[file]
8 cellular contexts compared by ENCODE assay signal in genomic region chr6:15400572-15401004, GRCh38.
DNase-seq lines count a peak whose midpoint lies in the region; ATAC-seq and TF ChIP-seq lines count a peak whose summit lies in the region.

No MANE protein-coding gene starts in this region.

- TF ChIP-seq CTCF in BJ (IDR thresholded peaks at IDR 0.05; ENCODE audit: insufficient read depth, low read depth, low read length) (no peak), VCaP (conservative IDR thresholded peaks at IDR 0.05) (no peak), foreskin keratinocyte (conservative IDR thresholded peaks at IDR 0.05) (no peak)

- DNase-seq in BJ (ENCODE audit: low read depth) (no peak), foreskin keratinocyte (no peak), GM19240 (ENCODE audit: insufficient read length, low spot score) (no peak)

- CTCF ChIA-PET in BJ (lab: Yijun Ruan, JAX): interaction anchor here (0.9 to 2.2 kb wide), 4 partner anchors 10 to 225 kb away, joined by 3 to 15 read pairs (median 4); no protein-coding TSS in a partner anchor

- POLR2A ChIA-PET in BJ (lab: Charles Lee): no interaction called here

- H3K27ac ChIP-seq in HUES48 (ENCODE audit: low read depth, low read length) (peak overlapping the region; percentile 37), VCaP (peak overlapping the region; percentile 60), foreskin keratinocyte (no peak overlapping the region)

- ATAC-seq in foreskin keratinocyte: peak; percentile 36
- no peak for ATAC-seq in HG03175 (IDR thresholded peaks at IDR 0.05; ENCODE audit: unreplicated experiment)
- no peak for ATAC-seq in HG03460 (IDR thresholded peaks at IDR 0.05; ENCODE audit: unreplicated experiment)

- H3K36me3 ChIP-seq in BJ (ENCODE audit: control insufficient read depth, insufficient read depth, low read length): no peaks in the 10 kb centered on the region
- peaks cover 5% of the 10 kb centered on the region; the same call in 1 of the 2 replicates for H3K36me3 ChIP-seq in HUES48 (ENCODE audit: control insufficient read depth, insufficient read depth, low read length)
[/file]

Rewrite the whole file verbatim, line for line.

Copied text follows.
8 cellular contexts compared by ENCODE assay signal in genomic region chr6:15400572-15401004, GRCh38.
DNase-seq lines count a peak whose midpoint lies in the region; ATAC-seq and TF ChIP-seq lines count a peak whose summit lies in the region.

No MANE protein-coding gene starts in this region.

- TF ChIP-seq CTCF in BJ (IDR thresholded peaks at IDR 0.05; ENCODE audit: insufficient read depth, low read depth, low read length) (no peak), VCaP (conservative IDR thresholded peaks at IDR 0.05) (no peak), foreskin keratinocyte (conservative IDR thresholded peaks at IDR 0.05) (no peak)

- DNase-seq in BJ (ENCODE audit: low read depth) (no peak), foreskin keratinocyte (no peak), GM19240 (ENCODE audit: insufficient read length, low spot score) (no peak)

- CTCF ChIA-PET in BJ (lab: Yijun Ruan, JAX): interaction anchor here (0.9 to 2.2 kb wide), 4 partner anchors 10 to 225 kb away, joined by 3 to 15 read pairs (median 4); no protein-coding TSS in a partner anchor

- POLR2A ChIA-PET in BJ (lab: Charles Lee): no interaction called here

- H3K27ac ChIP-seq in HUES48 (ENCODE audit: low read depth, low read length) (peak overlapping the region; percentile 37), VCaP (peak overlapping the region; percentile 60), foreskin keratinocyte (no peak overlapping the region)

- ATAC-seq in foreskin keratinocyte: peak; percentile 36
- no peak for ATAC-seq in HG03175 (IDR thresholded peaks at IDR 0.05; ENCODE audit: unreplicated experiment)
- no peak for ATAC-seq in HG03460 (IDR thresholded peaks at IDR 0.05; ENCODE audit: unreplicated experiment)

- H3K36me3 ChIP-seq in BJ (ENCODE audit: control insufficient read depth, insufficient read depth, low read length): no peaks in the 10 kb centered on the region
- peaks cover 5% of the 10 kb centered on the region; the same call in 1 of the 2 replicates for H3K36me3 ChIP-seq in HUES48 (ENCODE audit: control insufficient read depth, insufficient read depth, low read length)